Opportunities for implementing digital health interventions in the era of COVID-19

The COVID-19 pandemic served as a veritable testing ground for emerging digital health concepts and practices. DHIs provide enormous support in the social distancing time that interrupted healthcare service delivery. The application of telemedicine has facilitated service continuity with great potential to protect both patients and care providers (11). Hospitals' closure forced the public to seek and practice alternative digital health solutions such as smartphones to connect with their clinicians and follow-up routine care (8, 12). The use of digital health for COVID-19 screening reduced the number of visits to emergency departments while also improving healthcare system organization (13). mHealth, telemedicine, eHealth, and a variety of other mobile applications rose to prominence during lockdowns and were widely used for diagnosis, clinical care, and patient follow-up, demonstrating their potential beyond serving marginalized and underprivileged communities (14).

Virtual communication platforms facilitated remote interactions between healthcare professionals and patients, as well as the creation of operational management dashboards for optimizing workflows, resources, and patient-centered care. Several healthcare institutions have been drawn to cloud technologies in order to implement discrete COVID-19-related functionality such as testing, diagnostics, monitoring, triage, and patient consultations. large numbers of research papers accessible through the COVID-19 Open Research Database can be analyzed quickly using machine learning to extract relevant knowledge about drugs that might be beneficial for the treatment of COVID-19. By generating data summaries from multiple sources, artificial intelligence platforms enabled real-time monitoring of patients in high-risk settings for COVID-19. Insurance companies use of health-tracking reward programs that encourage the application of wearable health technologies, though implementation has been straightforward.

We have included case studies from three different countries to demonstrate how DHI has been used to support the healthcare system during the pandemic.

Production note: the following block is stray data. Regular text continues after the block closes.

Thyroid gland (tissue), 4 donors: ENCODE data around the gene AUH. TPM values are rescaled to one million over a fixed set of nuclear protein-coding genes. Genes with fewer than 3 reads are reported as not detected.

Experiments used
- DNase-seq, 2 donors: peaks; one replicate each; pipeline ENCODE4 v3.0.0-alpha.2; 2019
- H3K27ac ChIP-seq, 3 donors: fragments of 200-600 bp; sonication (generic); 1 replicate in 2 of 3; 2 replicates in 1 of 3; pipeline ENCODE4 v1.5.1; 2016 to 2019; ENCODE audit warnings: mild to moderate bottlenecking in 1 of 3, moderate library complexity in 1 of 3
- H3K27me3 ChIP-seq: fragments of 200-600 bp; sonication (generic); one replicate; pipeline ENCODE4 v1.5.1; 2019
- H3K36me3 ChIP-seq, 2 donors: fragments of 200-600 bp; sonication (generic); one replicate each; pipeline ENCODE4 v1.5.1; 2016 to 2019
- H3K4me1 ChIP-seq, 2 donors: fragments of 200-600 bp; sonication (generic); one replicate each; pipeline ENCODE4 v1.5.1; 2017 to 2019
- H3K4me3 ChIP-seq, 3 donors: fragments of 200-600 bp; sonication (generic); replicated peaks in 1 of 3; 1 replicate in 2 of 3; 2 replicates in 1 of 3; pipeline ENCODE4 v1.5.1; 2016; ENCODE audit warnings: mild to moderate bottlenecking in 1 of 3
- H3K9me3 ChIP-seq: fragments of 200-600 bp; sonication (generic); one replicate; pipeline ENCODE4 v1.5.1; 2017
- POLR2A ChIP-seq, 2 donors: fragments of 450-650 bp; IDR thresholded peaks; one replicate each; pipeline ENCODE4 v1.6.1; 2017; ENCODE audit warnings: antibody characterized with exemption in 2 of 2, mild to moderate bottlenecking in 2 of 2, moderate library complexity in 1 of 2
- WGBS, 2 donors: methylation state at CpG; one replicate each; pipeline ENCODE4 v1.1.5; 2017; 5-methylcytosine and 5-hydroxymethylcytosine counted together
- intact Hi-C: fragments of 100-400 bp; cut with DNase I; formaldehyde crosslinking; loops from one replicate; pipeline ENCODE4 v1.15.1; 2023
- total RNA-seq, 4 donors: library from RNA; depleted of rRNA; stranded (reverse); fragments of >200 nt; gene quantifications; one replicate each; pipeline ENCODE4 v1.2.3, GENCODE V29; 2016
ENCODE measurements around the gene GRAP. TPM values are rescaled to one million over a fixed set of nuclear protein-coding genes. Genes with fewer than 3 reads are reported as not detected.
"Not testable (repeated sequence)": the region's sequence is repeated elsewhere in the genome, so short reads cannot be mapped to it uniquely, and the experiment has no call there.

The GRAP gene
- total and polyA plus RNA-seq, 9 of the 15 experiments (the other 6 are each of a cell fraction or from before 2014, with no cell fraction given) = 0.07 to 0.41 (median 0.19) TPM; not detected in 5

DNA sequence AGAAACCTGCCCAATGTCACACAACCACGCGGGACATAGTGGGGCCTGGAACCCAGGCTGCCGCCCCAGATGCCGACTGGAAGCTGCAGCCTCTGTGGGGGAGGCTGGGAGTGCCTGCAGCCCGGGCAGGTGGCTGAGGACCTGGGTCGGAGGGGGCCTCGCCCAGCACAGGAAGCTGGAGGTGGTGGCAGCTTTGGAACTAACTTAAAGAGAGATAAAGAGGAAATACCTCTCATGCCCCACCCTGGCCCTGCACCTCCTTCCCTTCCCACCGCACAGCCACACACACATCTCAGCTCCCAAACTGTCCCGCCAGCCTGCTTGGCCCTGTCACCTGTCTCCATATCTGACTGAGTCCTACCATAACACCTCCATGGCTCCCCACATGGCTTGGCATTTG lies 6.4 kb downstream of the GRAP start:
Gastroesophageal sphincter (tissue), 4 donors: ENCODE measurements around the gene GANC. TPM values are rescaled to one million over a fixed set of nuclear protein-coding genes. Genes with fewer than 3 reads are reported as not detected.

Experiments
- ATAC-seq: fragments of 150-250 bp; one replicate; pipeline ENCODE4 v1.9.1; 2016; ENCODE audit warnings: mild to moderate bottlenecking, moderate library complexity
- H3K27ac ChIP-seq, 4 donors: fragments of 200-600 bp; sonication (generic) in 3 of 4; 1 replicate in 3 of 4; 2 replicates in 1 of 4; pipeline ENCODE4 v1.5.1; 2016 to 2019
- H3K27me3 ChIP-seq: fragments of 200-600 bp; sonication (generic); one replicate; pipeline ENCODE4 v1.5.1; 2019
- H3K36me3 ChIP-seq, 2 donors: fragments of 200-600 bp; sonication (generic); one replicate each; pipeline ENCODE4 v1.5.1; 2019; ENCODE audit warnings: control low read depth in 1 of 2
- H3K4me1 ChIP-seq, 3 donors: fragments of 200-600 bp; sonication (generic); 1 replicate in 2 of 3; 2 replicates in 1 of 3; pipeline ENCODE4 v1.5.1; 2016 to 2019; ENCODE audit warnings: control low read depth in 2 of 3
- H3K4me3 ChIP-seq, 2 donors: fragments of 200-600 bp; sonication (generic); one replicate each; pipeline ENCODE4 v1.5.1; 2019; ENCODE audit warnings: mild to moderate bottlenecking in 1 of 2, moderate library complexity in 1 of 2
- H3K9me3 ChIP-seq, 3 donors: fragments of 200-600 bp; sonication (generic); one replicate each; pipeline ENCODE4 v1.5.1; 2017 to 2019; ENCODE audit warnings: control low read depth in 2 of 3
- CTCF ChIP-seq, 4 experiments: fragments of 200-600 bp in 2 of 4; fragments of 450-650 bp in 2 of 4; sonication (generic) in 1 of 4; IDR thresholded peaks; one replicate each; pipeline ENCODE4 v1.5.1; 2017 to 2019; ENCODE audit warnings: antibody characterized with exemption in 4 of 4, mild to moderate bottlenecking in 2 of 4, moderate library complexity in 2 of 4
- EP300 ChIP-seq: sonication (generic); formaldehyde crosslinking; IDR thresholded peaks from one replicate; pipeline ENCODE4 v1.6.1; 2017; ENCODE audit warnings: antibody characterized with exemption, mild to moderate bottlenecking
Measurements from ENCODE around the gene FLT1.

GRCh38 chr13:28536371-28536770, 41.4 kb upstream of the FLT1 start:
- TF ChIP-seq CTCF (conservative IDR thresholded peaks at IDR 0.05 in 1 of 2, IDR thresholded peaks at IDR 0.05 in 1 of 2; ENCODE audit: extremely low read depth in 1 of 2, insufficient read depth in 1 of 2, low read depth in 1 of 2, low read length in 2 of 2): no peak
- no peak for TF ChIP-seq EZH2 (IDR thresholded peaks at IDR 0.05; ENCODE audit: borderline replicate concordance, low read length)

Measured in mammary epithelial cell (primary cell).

Case 1: China

In response to the pandemic, a hospital in China's Guangdong province that is well-known for its smart services used an existing platform to launch COVID 19 responsive services. These included information hubs, e-Consultation and screening, remote symptom monitoring, and psychological support. The system was web-based and linked users from social media sites (WeChat Facebook/Twitter equivalent), a phone App, and a website. The hospital reported that they saw a drastic drop in outpatient visits during the pandemic lockdowns but recorded high usage of the online services even at the height of the pandemic. This implies that more people had been restricted access to physical health services but they still got the healthcare services through DHIs. They also reported that the system allowed them to better triage patients who needed emergency response by providing remote care and hence, reducing the workload on clinicians and encouraging social distancing (15).

Case 2: Kenya

A provider-to-provider (P2P) asynchronous telemedicine model developed and implemented during the second year of COVID-19 in Kenya facilitated the delivery of essential health services (16). Since 2011, the Addis Clinic telemedicine platform has been providing access to specialized medical experts for frontline healthcare providers treating patients in low-resource settings. Healthcare providers heavily used this digital health platform in Kenya during the outbreak, indicating they found it very useful to them during the outbreak. Despite some of the infrastructure and network connectivity challenges present in the country, the provider-to-provider telemedicine platform was a viable option for receiving clinical recommendations from medical experts located remotely and sustaining essential health services.

Case 3: Ethiopia

A COVID-19 e-health educational intervention in Ethiopia targeting healthcare workers delivered a series of three 1-h medical seminars on COVID-19 prevention and treatment. The study collected post-seminar evaluation data from the participants using a questionnaire. The findings demonstrated the promising potential of transitioning healthcare training and delivery from an in-person to a digital medium in low-resource settings like Ethiopia (17). COVID-19 had a significant burden on patients, healthcare providers, and the healthcare system in general in Ethiopia, where the Ethiopian government and its partners intervened to sustain healthcare services (1820).

Case 4: Vietnam

Since the beginning of the COVID-19 pandemic, seven major digital applications have been implemented in Vietnam (21). They have been classified into four categories based on their main purpose, including surveillance and contact tracing, health communication, telemedicine, and Artificial Intelligence to support diagnosis and treatment. The eCDS software was primarily focused on reporting case-based hospital admissions via an electronic system. Furthermore, two mobile apps (NCOVI and Vietnam Health Declaration) were created to record electronic health declaration forms for domestic and international travelers for case monitoring and surveillance (21).